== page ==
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SIAM Discrete Math


. The combinatorics of RNA plays a central role in biology. Mathematical biologists have several commonly used models for RNA: words in a fixed alphabet (representing the primary sequence of nucleotides) and plane trees (representing the secondary structure, or folding of the RNA sequence). This paper considers an augmented version of the standard model of plane trees, specifically one that incorporates some observed constraints on how the folding can occur. In particular we assume the alphabet consists of complementary pairs, for instance the Watson–Crick pairs A-U and C-G of RNA. Given a word in the alphabet, a valid plane tree is a tree for which, when the word is folded around the tree, each edge matches two complementary letters. Consider the graph whose vertices are valid plane trees for a fixed word and whose edges are given by Condon, Heitsch, and Hoos’s local moves (see [C. E. Heitsch, Combinatorics on Plane Trees, Motivated by RNA Secondary Structure Configurations, preprint, Genome Center of Wisconsin and Department of Mathematics, University of Wisconsin–Madison]). We prove that this graph is connected. We give an explicit algorithm to construct a valid plane tree from a primary sequence, assuming that at least one valid plane tree exists. The tree produced by our algorithm has other useful characterizations, including a uniqueness condition defined by local moves. We also study enumerative properties of valid plane trees, analyzing how the number of valid plane trees depends on the choice of sequence length and alphabet size. Finally, we show that the proportion of words with at least one valid plane tree goes to zero as the word size increases. We also present some open questions.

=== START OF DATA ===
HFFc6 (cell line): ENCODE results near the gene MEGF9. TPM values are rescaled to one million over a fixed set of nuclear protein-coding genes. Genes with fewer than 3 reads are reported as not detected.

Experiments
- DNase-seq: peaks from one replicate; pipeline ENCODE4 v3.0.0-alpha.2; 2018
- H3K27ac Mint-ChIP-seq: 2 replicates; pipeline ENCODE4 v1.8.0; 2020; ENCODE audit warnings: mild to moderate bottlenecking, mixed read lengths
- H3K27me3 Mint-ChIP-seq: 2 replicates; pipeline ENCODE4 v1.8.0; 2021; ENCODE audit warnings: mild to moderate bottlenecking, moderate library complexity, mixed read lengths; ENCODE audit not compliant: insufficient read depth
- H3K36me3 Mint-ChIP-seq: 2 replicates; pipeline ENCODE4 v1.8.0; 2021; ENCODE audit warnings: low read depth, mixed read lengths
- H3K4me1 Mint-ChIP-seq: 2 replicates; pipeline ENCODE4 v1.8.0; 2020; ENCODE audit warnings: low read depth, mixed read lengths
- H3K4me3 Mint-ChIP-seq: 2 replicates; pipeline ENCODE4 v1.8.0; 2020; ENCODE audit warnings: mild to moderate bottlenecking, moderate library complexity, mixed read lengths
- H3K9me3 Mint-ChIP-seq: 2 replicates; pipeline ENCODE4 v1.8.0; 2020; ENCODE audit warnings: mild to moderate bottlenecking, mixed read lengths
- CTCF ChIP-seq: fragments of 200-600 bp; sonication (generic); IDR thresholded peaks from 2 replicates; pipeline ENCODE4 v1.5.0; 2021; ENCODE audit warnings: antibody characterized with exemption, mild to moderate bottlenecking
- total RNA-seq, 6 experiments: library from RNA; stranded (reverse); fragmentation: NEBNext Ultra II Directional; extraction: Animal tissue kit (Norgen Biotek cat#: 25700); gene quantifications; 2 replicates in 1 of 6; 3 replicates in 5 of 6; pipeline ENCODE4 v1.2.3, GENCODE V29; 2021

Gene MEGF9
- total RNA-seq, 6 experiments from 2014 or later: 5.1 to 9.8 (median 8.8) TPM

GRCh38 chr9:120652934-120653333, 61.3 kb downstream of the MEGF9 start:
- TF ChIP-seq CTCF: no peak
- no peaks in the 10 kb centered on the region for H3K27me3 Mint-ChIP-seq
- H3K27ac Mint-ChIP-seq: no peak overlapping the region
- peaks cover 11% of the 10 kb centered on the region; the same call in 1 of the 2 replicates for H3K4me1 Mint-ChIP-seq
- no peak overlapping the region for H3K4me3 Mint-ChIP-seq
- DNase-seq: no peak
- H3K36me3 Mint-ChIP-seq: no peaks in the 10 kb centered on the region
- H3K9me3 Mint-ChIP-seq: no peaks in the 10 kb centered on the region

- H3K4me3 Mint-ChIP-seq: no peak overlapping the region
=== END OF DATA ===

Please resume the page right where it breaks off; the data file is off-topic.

plane trees, noncrossing matchings, RNA folding





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© 2017 Society for Industrial and Applied Mathematics


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